The 78 populations were separated into three distinct clusters, mainly characterised by differences in the total of isoflavones, formononetin, daidzein and partially due to genistein. The groups with the highest total of isoflavones were mainly composed by landraces, cultivar or cultivated materials classified by NPGS as early flowering types. Some accessions (Nº29, 30, 32, 74) present in these groups were evaluated for maturity type by Dias et al (2008a) in the same Brazilian region and were also classified as early flowering types.

Surprisingly, these cultivars, landraces or cultivated material normally used as forage (Figure 1), presented the highest total concentration of isoflavones (Table 2). However, in general isoflavones concentration is not a problem for large ruminants and little research has been conducted on breeding for lower isoflavones content in forage breeding programs in United States (Taylor, 2008). Contrary to large ruminants, high levels of isoflavones have been showed to cause infertility in ewes (Mcdonald, 1995; Moorby et al., 2004) and low phytoestrogens cultivars have been released in Australia and New Zealand (Oram, 1990; Rumball et al., 1997).

Finally, the largest group characterized by the lowest total isoflavone content was mainly composed by wild accessions with early flowering behavior and cultivars from Northern Europe classified as late flowering. However, it is important to note that the same wild accessions when analyzed by Dias et al (2008a) in the same Southern region of Brazil presented a late flowering behavior.

Although no clear geographic separation between groups was demonstrated, clustering highlighted some late flowering cultivars from Northern Europe that were almost all present in the Group III which presented the lowest isoflavones content (Table 1) (Figure 1). Taylor & Smith (1995) described that distinct plant types of red clover have evolved through natural selection and in Europe these types are largely distributed according to latitude, with the late flowering types more common to north of 60º latitudes. These cultivars from Northern Europe were also grouped and showed late maturity in recent studies realized in the same region of Brazil using morphological, biochemical and molecular markers (Dias et al., 2008a; Dias et al., 2008b).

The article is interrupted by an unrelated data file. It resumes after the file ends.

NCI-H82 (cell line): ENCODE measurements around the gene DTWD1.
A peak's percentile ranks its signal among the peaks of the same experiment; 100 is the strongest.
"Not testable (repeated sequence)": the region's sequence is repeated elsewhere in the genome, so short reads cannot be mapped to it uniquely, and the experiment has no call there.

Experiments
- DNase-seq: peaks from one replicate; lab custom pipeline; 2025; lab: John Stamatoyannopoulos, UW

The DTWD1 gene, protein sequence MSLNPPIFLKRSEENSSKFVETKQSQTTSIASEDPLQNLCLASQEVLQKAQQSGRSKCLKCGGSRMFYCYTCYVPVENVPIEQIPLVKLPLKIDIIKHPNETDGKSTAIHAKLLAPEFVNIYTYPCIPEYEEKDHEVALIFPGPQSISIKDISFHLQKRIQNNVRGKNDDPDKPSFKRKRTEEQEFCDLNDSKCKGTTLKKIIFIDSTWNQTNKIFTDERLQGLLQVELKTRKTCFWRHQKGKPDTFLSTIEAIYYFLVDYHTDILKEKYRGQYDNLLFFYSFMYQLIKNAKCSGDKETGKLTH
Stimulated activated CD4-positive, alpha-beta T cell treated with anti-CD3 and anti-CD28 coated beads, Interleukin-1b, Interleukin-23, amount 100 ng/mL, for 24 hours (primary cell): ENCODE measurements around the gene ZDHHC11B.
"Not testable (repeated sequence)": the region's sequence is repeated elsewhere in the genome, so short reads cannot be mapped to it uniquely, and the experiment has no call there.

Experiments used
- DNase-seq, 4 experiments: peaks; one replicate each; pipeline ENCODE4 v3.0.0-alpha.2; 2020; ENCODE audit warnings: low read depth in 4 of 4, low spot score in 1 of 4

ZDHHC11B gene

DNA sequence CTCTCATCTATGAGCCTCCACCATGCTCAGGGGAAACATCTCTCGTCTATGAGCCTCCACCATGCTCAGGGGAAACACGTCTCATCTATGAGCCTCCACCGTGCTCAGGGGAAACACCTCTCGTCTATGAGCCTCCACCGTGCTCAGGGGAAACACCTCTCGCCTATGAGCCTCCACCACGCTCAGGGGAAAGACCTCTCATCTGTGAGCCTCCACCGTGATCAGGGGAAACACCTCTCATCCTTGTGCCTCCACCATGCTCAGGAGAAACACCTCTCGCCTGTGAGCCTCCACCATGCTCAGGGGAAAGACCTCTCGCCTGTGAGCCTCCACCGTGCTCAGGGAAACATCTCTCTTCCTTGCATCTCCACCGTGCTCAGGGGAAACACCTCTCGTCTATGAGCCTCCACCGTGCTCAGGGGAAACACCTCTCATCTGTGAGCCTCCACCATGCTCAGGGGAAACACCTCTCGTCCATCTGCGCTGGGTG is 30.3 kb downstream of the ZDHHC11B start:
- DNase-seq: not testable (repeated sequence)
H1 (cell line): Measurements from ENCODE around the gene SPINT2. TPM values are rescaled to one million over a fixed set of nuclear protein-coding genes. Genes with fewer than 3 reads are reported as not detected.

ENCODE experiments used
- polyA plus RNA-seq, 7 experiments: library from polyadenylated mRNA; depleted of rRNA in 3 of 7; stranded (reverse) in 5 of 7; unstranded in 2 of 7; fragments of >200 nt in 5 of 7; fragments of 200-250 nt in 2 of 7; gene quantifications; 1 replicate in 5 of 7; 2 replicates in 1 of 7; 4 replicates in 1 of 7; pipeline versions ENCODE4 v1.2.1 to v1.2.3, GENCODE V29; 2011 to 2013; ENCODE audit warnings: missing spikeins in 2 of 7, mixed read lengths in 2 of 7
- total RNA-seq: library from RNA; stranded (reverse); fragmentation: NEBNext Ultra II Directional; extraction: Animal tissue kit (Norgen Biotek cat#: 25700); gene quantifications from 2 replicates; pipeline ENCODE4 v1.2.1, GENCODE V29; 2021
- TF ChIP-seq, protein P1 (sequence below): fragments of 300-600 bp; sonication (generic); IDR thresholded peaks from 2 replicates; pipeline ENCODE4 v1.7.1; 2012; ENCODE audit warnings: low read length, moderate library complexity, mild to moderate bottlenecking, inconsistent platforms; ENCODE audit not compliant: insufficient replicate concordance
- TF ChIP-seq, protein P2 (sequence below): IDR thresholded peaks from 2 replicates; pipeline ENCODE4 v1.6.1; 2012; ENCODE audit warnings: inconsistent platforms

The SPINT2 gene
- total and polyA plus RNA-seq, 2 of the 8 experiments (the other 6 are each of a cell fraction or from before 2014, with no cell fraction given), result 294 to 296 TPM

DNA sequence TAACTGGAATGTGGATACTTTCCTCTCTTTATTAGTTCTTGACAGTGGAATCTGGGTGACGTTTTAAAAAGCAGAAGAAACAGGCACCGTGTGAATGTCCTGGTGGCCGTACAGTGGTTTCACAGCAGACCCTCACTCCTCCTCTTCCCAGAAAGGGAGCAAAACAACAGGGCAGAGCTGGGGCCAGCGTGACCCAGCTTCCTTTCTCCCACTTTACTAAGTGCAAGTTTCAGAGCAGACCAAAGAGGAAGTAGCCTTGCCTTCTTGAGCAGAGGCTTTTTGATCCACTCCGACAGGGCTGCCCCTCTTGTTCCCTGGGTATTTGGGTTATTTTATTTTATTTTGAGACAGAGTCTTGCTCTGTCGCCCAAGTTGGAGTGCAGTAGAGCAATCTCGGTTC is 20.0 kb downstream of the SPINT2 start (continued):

So, differences in the total of isoflavones seems to be influenced by type of maturity of cultivars with the early types showing the highest contents and partially due to improvement status and geographic origin with the accessions classified as wild and late flowering cultivars from Northern Europe showing the lowest content of isoflavones.

Several works have demonstrated that isoflavones composition is similar among different red clovers cultivars. But, the total concentration of isoflavones differed significantly between cultivars (Sivesind & Seguin 2005, Tsao et al., 2006). The red clover core collection is formed mainly by cultivars or cultivated material. Thus the high level of variation in total isoflavone concentration between cultivars could explain this partially structurxation related to improvement status. Moreover, the breeding schemes and the synthetic structure of the red clover cultivars with several parental families maintain a large within cultivar variation (Taylor, 2008).

Papadopoulos et al. (2006) showed in their study that total and individual isoflavone concentration in red clover plants presented a high genetic variability among thirteen red clover cultivars, and suggest that selecting individual plant phenotypes for high isoflavones contents would be highly effective for cultivars development. Specific cultivar recommendations could thus be made depending on if concentrations are to be maximized or minimized depending on the intended use (Sivesind & Seguin, 2005).